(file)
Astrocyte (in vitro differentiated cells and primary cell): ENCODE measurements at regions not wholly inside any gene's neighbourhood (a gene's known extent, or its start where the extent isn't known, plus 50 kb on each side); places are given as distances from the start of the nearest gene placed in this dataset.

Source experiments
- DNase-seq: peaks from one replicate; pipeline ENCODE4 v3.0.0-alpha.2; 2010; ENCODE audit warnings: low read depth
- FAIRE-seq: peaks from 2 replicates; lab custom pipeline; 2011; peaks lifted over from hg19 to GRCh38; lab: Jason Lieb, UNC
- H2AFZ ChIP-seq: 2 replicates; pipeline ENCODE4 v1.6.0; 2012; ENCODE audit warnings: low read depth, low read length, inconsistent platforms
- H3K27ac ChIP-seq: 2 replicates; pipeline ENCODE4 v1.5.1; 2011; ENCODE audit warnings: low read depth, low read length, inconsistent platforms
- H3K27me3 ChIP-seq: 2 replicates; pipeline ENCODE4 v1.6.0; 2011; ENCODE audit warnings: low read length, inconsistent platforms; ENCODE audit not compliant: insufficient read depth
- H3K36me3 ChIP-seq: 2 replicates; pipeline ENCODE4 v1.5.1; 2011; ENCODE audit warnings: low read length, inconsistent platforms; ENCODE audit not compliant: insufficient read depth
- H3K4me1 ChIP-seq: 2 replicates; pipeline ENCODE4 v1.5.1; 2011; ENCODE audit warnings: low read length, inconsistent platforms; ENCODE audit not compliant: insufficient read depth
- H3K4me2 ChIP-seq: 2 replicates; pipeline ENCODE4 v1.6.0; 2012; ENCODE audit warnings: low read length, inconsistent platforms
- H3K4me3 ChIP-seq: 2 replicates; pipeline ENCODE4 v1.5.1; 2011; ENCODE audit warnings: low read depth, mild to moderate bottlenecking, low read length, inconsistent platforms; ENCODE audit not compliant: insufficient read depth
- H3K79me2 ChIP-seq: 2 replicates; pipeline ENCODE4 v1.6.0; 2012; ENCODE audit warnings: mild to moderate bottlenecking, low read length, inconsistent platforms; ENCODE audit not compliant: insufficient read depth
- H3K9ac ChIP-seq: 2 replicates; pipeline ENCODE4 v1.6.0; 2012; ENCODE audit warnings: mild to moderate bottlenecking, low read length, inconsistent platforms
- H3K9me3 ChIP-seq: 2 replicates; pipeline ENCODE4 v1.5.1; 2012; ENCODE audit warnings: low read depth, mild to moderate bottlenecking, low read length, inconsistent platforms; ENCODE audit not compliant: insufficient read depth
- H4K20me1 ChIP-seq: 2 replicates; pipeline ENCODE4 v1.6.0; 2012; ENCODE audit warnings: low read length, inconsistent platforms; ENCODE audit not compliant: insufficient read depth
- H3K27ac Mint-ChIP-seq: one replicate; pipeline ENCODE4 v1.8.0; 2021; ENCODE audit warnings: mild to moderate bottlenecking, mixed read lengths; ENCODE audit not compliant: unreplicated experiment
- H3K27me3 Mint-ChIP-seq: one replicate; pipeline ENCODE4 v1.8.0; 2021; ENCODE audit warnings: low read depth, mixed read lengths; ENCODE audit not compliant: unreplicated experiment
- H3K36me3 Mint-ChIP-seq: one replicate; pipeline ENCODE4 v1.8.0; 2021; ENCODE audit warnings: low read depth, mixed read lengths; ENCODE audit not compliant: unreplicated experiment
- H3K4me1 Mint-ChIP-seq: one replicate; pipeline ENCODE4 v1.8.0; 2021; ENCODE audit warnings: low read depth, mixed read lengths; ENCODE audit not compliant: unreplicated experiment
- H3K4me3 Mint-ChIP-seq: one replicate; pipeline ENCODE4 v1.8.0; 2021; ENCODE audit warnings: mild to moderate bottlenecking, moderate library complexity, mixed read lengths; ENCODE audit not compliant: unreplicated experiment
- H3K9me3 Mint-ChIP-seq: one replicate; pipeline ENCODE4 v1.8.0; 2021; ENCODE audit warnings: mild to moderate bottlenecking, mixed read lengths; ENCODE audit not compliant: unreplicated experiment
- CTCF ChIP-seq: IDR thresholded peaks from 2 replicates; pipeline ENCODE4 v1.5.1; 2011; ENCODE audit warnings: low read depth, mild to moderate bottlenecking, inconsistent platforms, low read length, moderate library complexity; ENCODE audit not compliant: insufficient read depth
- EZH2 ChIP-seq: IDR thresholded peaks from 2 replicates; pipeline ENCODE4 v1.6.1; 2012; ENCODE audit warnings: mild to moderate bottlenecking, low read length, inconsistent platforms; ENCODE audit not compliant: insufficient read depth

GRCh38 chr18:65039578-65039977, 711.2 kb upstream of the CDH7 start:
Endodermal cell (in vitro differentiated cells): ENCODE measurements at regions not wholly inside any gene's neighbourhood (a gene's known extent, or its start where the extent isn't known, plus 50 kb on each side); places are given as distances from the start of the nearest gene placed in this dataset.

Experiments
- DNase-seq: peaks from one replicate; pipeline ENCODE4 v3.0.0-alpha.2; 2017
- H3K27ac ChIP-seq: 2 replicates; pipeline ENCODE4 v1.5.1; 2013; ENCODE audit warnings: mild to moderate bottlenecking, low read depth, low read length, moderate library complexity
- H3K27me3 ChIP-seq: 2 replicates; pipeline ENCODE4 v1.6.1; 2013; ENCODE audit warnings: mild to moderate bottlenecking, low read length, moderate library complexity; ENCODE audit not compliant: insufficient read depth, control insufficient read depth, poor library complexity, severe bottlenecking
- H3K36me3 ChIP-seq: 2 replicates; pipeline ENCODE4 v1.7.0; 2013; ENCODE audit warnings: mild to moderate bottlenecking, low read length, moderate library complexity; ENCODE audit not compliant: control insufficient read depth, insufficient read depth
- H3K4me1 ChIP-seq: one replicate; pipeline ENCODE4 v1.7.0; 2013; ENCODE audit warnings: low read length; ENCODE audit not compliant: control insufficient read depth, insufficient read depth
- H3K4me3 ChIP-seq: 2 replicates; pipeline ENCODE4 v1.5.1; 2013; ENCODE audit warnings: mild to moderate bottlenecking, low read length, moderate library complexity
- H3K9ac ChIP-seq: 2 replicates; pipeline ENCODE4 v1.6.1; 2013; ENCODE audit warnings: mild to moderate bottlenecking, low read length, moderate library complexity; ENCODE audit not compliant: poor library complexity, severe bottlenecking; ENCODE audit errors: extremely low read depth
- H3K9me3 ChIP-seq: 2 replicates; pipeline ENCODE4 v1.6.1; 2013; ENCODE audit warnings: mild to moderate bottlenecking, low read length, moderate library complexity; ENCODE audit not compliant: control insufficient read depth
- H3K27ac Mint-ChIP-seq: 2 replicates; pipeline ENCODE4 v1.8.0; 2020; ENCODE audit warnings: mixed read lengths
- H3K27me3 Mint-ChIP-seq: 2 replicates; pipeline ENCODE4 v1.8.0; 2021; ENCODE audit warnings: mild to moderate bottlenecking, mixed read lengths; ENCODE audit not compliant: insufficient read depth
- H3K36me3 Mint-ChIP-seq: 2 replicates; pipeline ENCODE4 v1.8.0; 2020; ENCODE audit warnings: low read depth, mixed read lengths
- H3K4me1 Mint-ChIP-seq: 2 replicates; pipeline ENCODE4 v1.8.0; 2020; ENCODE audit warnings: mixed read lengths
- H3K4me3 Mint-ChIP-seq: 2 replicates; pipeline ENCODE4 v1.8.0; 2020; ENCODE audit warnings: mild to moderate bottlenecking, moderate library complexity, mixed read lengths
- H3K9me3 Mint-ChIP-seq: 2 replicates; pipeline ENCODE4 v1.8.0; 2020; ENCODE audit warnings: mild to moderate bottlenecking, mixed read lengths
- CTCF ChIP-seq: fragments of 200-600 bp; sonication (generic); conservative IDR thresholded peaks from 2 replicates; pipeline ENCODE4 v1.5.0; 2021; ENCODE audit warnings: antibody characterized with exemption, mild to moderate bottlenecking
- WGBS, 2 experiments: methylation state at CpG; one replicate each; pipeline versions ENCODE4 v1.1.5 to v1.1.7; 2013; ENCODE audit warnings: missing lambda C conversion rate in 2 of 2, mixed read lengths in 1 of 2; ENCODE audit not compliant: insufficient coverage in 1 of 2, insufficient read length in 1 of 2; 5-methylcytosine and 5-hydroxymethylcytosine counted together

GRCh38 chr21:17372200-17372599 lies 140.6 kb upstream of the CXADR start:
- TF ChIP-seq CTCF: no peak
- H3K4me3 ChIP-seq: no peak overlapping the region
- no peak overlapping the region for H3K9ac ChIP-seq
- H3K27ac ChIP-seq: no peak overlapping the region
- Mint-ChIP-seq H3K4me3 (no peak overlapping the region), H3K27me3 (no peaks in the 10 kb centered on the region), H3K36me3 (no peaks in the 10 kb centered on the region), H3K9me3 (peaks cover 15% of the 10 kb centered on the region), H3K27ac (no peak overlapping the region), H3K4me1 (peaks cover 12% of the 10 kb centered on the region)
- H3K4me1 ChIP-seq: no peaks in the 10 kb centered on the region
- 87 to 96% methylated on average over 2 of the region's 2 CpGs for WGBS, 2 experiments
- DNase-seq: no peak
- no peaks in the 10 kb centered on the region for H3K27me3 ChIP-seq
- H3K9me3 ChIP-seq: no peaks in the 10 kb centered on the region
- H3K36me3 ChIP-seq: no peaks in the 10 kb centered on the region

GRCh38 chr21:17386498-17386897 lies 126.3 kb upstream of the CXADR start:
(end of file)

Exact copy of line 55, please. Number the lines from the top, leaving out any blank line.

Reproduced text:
GRCh38 chr21:17386498-17386897 lies 126.3 kb upstream of the CXADR start: